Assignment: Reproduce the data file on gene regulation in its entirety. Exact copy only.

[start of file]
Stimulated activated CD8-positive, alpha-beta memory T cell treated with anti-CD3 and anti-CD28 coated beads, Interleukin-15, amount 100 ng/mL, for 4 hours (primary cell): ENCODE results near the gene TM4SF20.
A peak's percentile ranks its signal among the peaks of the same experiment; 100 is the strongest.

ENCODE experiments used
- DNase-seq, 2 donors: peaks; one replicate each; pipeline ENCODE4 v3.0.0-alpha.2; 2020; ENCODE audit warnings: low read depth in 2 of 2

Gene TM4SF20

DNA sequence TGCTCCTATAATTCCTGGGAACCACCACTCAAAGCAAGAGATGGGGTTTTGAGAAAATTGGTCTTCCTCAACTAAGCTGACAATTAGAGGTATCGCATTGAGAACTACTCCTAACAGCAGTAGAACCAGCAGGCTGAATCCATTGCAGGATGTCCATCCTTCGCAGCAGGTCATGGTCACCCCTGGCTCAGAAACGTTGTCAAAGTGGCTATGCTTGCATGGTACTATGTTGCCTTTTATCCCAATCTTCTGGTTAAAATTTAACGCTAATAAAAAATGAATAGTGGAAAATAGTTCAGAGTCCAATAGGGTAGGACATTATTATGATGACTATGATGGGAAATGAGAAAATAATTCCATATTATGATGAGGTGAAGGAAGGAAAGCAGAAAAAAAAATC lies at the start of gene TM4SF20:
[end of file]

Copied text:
Stimulated activated CD8-positive, alpha-beta memory T cell treated with anti-CD3 and anti-CD28 coated beads, Interleukin-15, amount 100 ng/mL, for 4 hours (primary cell): ENCODE results near the gene TM4SF20.
A peak's percentile ranks its signal among the peaks of the same experiment; 100 is the strongest.

ENCODE experiments used
- DNase-seq, 2 donors: peaks; one replicate each; pipeline ENCODE4 v3.0.0-alpha.2; 2020; ENCODE audit warnings: low read depth in 2 of 2

Gene TM4SF20

DNA sequence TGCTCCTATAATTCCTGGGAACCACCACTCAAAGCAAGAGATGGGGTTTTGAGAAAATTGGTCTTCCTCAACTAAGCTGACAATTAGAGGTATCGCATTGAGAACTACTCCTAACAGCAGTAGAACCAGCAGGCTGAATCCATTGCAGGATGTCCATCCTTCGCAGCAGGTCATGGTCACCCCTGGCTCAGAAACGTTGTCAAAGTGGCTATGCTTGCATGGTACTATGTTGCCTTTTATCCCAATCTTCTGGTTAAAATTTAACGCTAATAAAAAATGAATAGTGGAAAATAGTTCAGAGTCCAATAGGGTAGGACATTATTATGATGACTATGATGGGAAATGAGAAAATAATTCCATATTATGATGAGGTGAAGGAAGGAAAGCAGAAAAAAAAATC lies at the start of gene TM4SF20: